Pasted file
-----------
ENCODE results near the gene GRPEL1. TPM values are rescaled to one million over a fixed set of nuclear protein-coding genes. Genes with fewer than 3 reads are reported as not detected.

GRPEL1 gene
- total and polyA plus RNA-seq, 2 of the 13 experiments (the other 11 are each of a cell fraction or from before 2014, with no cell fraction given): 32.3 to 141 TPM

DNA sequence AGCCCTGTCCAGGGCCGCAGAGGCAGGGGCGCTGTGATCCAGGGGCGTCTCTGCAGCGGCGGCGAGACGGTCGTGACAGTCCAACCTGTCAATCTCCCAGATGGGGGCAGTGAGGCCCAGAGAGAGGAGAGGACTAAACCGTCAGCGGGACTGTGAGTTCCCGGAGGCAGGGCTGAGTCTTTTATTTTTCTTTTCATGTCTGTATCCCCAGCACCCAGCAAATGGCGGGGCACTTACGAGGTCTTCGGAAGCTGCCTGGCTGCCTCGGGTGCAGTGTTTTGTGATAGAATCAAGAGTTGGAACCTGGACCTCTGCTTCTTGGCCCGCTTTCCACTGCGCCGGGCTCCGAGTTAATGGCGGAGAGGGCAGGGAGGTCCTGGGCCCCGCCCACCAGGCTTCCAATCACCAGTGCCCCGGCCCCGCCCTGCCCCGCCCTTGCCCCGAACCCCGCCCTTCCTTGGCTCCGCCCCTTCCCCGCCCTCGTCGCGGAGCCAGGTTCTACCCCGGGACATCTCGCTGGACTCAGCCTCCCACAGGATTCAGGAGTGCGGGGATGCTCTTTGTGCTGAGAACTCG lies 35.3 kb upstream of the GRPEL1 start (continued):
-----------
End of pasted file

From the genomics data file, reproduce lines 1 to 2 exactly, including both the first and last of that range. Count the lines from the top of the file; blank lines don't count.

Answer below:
ENCODE results near the gene GRPEL1. TPM values are rescaled to one million over a fixed set of nuclear protein-coding genes. Genes with fewer than 3 reads are reported as not detected.

GRPEL1 gene